In 2019, when I began forming MORTALITY TABLES, I envisaged it as a creative community of collaborators. You can definitely draw a line between that and the ideas that began to form as I worked with VeryRecords and its artists. I also took a lot of inspiration from Vince, who didn’t feel that he needed to only focus on the music that people would expect him to release. That sense of freedom, which Daniel Miller also brought to Mute, directly fed into what MORTALITY TABLES has become. I wanted something where I could work with people making sound art as well as people making images. It had to have artistic breadth. I wanted MORTALITY TABLES to be like a gallery, with a portfolio of artists in vastly different disciplines. That’s why Neil Coe deigned the first sleeve image to look like the description of an artwork on the wall of a gallery.

RoD: The name of the project refers to the work of actuaries who measure the statistical probability of life insurance pay-outs. You do something like this in your everyday working life, don’t you?
Mat: That’s right. I work with insurance companies all around the world, and have done for over twenty years. I find lots of parallels between the worlds of insurance and electronic music, and the kinds of people I engage with in both of my jobs. The story goes that I was meeting a friend in a café in Bloomsbury in London one morning. He runs a record label, which is another big inspiration for MORTALITY TABLES. He wishes to remain anonymous, but he is actively involved, in the sense that he must approve anything we decide to do. I call him the Creative Consultant. So I was meeting him and he had an LP of one of his releases to give me. He asked me if I had a bag to put it in, and I reached into rucksack and retrieved a tote bag. It was from the Institute and Faculty of Actuaries and had been given to me by an actuary a few years before. The Creative Consultant saw the bag with its logo and Latin inscription (“e peritia ratio” - “reason from experience”) and asked what it meant. I replied, “It’s all mortality tables and shit like that.” The name stuck. We created our first MORTALITY TABLES product that morning. It’s called “Forktalk” and is a conversation between two friends. We do not publish the details of our conversations. Its entry in the MORTALITY TABLES catalogue is MTP0.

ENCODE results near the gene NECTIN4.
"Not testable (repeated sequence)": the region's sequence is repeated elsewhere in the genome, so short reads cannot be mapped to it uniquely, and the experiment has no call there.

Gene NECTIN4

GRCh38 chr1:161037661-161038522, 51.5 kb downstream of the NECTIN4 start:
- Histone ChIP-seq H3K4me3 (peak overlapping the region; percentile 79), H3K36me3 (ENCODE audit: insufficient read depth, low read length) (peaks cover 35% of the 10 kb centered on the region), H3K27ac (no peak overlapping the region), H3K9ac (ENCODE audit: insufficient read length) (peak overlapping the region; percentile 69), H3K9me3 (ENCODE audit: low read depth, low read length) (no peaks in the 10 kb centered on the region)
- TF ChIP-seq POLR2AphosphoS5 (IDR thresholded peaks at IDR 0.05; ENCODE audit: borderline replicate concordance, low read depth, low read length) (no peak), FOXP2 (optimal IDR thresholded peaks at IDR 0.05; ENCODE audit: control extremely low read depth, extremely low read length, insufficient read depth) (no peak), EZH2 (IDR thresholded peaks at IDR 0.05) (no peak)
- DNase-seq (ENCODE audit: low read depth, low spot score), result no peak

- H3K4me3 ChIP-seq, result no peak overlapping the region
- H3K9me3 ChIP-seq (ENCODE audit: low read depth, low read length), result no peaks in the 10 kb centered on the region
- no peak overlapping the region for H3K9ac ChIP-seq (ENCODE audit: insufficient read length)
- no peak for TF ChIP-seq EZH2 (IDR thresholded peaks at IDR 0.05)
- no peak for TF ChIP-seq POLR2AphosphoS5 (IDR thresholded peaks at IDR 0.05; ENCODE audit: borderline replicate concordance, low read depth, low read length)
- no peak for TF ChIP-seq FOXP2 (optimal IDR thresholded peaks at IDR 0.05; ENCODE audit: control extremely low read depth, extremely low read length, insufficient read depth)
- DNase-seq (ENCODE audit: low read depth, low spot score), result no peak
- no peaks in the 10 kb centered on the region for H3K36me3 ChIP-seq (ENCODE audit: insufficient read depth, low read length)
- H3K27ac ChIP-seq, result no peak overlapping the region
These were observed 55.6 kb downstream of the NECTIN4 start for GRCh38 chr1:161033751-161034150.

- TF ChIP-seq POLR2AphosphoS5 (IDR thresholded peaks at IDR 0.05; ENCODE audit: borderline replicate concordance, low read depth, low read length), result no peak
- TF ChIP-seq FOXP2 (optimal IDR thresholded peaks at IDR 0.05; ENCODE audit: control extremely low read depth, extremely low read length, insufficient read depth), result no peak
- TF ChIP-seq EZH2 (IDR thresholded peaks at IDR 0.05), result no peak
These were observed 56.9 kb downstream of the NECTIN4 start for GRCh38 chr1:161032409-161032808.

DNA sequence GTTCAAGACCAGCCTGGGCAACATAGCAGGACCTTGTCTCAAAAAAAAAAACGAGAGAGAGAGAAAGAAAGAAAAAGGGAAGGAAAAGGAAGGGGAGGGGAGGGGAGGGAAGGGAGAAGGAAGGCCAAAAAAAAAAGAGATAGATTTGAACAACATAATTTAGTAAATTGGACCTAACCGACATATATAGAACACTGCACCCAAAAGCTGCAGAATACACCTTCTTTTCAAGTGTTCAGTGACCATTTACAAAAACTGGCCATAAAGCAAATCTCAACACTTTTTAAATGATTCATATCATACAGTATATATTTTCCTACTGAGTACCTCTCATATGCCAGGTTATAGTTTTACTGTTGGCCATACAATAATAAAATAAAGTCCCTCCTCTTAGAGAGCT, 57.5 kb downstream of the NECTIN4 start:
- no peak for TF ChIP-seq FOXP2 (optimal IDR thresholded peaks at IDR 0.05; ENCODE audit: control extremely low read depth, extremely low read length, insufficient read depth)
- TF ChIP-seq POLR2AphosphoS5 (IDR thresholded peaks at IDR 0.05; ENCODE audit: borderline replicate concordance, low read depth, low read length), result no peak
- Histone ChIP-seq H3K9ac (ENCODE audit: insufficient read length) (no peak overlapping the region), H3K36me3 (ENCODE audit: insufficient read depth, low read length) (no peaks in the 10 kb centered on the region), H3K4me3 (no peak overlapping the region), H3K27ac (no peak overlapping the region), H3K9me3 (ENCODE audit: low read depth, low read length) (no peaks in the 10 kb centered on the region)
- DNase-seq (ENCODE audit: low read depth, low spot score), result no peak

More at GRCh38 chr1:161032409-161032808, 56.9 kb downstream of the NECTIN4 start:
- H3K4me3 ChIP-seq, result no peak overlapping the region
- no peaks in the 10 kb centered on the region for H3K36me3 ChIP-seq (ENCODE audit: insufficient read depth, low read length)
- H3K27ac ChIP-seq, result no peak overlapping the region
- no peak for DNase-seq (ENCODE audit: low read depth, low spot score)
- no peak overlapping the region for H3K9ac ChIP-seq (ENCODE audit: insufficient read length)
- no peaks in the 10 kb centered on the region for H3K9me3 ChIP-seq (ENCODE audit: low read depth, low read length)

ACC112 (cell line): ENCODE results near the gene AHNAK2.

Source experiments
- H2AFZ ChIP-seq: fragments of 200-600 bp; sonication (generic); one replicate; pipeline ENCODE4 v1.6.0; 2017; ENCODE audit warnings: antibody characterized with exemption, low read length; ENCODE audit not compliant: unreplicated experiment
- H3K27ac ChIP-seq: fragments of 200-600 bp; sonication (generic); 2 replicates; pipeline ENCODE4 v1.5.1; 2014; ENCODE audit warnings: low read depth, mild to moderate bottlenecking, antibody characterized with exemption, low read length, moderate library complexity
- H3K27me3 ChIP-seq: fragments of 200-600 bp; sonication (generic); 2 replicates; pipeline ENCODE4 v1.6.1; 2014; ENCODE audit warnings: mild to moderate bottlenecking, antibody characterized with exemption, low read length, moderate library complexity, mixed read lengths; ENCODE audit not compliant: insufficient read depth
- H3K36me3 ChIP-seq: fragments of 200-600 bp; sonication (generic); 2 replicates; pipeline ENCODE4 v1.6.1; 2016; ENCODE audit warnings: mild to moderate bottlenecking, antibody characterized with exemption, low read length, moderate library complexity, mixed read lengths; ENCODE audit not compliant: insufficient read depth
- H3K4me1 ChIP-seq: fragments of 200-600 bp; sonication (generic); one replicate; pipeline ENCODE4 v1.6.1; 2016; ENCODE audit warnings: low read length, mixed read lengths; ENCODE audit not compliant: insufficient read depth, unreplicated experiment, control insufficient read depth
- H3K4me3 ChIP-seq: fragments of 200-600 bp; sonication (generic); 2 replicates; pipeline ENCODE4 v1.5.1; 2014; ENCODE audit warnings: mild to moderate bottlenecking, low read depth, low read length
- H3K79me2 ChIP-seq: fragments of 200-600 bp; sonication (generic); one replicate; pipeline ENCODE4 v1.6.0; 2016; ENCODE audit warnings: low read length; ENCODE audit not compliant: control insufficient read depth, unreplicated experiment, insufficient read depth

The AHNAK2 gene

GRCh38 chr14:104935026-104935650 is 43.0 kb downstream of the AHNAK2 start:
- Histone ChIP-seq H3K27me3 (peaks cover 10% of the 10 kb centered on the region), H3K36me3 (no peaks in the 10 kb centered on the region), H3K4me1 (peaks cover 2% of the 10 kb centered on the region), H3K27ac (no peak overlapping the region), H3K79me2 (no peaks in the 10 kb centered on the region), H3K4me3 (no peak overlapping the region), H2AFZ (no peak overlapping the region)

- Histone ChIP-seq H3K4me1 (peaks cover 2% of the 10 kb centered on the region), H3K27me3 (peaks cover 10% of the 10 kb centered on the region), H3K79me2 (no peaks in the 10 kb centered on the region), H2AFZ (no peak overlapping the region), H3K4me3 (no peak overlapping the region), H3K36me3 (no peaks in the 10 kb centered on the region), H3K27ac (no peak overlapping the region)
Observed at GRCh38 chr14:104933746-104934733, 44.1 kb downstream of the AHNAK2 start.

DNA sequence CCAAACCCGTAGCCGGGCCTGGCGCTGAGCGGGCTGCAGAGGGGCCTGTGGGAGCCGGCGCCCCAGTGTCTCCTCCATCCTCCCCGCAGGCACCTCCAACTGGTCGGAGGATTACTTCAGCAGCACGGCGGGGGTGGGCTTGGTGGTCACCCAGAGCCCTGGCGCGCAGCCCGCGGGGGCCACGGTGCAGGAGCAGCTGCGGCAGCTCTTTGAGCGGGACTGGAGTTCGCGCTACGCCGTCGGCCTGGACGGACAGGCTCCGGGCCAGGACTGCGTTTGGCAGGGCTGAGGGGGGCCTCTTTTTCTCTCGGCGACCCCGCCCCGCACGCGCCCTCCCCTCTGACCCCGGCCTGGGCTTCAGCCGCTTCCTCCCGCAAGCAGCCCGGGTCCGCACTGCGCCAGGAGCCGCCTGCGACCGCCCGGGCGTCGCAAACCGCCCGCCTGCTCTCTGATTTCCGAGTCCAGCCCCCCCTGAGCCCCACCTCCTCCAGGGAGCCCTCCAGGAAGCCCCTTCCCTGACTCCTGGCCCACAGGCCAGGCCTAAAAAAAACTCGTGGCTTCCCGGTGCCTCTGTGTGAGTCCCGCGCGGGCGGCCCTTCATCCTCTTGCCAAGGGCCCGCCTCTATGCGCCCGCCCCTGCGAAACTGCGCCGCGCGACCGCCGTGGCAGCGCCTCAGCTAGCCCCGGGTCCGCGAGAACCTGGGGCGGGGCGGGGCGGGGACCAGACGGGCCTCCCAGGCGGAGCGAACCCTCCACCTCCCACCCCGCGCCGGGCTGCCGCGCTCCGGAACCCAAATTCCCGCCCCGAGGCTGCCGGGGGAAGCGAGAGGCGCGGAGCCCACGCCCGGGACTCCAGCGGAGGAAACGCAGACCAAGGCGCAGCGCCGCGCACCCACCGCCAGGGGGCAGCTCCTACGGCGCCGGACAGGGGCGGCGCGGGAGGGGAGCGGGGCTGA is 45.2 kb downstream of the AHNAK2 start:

RoD: Dave Clarkson, who is mostly active in electronic and experimental music and WONDERFUL BEASTS, a sound art/electronic music duo consisting of the anonymous Xqui and Carl Knott (boycalledcrow, Spacelab) were your first artists, right? How did you get in touch with them? 
Mat: The release that moved MORTALITY TABLES from something conceptual to something “real” was ‘Two Meditations For Freya’ by GOODPARLEY (whose name has now changed to PLEASE CLOSE YOUR EYES). That was in 2022. It signalled what I wanted MORTALITY TABLES to be: I would come up with ideas and hand them to someone to “respond” to. That concept has stayed consistent through the first two years of MORTALITY TABLES. I’ll come up with an idea and pick someone to get involved. At the last count, there are at least fifty people who are collaborators. And it isn’t just sound projects - MORTALITY TABLES encompasses sound, art, and words. And insurance. However, all rules in creativity are there to be broken, and I broke my own rules in 2023 with the release of Dave Clarkson’s ‘Ghosts Of Christmas Past (Music From Vintage Toys)’. I had nothing to do with the concept of that album, so I guess that’s a bit like MORTALITY TABLES acting like a traditional record label, which is a description I never want to use.